Over the course of the London Olympics, millions of feet will traverse the bridge connecting London’s West Ham tube station to the Olympic Park. Those feet will also light up Pavegen tiles with their kinetic energy in an installation that will not only keep the area lit 24/7, it will create a surplus of 30 percent to be stored in batteries as contingency.

Only 12 lights in the walkway will produce about 72 million joules of energy, enough to charge 10,000 cell phones for an hour. But because the tiles only move 5 millimeters when stepped on, daytime pedestrians may barely even notice them without looking down. The slabs also have wireless transmitters, allowing pedestrians to use their computers or smart phones to see how much energy is being generated.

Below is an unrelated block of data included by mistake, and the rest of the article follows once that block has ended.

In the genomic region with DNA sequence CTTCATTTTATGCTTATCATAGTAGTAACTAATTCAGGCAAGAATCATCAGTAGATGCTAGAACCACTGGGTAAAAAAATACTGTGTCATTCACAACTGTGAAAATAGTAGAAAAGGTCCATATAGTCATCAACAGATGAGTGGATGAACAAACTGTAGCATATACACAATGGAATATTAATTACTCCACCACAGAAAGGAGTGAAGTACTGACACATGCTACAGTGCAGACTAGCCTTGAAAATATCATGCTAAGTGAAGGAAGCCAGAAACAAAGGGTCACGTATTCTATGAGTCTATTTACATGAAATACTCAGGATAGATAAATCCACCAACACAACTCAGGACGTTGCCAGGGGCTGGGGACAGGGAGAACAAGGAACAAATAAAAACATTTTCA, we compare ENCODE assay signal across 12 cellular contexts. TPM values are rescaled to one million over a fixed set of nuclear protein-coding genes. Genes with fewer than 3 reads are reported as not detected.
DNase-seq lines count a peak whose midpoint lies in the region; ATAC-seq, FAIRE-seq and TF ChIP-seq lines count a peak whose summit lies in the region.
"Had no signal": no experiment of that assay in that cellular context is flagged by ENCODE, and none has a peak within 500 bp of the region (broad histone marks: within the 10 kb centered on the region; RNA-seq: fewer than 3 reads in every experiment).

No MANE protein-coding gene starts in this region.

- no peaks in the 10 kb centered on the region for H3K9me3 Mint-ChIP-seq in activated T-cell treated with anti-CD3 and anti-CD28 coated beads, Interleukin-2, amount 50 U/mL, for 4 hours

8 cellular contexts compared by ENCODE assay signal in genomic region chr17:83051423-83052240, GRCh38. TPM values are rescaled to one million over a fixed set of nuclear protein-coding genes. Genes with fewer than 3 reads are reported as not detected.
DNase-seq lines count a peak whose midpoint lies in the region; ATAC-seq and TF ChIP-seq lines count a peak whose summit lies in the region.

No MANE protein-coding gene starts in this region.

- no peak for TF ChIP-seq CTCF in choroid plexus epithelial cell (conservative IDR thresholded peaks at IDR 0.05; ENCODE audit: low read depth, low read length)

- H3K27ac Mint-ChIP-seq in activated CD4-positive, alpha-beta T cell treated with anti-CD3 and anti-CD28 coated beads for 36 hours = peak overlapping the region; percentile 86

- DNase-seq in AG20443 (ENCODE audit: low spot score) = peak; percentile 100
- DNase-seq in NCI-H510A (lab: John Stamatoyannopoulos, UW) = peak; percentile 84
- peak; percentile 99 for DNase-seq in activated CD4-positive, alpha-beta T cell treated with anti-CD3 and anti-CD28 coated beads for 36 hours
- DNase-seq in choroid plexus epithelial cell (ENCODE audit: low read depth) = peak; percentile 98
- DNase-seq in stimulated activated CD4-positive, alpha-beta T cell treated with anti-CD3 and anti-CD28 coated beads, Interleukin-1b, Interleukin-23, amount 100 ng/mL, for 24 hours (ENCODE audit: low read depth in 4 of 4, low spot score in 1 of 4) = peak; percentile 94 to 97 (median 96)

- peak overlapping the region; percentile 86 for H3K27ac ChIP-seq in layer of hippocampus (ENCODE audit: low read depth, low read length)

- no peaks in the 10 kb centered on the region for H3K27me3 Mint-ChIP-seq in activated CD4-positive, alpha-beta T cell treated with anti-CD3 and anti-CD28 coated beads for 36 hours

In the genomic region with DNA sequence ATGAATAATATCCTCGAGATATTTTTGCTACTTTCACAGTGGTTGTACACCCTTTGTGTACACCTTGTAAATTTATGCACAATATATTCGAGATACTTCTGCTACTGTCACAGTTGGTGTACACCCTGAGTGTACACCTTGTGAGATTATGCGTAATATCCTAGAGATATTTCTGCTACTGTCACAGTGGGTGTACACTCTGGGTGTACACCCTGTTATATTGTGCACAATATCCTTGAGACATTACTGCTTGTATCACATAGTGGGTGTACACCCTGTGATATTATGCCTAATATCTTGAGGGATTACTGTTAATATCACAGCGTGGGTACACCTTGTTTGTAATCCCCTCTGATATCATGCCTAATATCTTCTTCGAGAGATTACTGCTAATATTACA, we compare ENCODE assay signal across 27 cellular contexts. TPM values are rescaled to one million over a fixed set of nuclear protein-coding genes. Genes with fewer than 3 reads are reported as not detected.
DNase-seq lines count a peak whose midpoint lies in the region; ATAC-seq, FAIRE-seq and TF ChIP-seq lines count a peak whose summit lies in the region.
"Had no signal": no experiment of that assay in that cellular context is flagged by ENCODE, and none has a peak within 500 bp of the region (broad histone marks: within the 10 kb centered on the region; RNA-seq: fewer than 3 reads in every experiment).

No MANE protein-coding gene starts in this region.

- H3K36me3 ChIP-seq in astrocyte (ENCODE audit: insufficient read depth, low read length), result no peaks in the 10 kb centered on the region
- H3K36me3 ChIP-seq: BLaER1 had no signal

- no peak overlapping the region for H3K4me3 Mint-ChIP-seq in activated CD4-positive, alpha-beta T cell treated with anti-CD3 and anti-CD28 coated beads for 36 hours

Undoubtedly, people are excited about the technology and its place in the Olympic Games. David Stubbs, head of sustainability at the London Organizing Committee, put it this way: “We want people coming to the Games to be able to do their bit for the environment and this is a great example where, literally in a few steps, people can actively contribute towards making these truly sustainable Games.”

Olympic Delivery Authority transport director Hugh Sumner is also enthusiastic. “The widespread use of energy-efficient technology is one of the main features of London 2012. This foot-powered lighting system for one of the main walkways into the Olympic Park … will really get people thinking about how an individual can make a difference, while getting to and from their events.”

Main photo credit: Pavegen